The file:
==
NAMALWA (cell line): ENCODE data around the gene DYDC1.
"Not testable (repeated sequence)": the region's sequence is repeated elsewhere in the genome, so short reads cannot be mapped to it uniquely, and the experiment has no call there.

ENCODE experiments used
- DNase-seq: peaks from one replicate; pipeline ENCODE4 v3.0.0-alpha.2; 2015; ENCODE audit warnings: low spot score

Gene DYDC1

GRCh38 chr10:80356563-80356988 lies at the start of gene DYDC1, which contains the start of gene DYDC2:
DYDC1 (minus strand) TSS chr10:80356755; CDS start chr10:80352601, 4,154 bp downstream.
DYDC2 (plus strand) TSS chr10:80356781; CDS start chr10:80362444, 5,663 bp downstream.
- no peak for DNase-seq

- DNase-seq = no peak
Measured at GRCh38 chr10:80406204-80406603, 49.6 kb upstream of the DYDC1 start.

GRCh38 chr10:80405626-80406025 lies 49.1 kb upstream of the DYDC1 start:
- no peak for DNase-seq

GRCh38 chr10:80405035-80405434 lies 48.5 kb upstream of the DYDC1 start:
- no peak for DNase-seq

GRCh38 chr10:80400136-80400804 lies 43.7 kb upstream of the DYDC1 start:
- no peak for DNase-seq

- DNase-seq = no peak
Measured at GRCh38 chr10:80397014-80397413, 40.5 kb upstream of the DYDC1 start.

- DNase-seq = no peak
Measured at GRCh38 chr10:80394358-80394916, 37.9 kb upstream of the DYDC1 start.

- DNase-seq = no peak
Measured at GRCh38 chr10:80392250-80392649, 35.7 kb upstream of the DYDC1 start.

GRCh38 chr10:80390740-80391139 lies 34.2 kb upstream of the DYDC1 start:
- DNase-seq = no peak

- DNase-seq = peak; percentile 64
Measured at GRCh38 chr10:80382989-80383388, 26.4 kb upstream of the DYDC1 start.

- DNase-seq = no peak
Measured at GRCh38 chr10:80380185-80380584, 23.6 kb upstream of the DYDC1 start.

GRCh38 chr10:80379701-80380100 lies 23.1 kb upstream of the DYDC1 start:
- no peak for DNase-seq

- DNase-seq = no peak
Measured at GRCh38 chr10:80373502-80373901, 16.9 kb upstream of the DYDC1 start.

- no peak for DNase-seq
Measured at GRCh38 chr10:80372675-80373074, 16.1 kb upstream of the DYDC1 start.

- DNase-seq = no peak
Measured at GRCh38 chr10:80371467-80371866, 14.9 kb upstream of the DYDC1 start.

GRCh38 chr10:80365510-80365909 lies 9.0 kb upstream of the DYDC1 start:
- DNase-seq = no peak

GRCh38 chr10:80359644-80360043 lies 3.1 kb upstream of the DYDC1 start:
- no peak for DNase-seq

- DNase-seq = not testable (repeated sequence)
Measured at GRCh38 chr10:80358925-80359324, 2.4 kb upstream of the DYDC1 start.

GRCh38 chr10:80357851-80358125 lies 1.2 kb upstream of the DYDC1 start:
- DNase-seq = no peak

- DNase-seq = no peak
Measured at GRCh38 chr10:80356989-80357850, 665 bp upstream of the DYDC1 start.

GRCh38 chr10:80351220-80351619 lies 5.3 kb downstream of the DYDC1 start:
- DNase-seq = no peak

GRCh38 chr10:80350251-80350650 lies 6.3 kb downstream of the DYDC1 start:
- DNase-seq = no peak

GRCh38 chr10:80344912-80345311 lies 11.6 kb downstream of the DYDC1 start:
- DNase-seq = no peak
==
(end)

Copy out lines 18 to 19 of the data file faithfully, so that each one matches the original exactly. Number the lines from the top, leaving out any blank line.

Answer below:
- DNase-seq = no peak
Measured at GRCh38 chr10:80397014-80397413, 40.5 kb upstream of the DYDC1 start.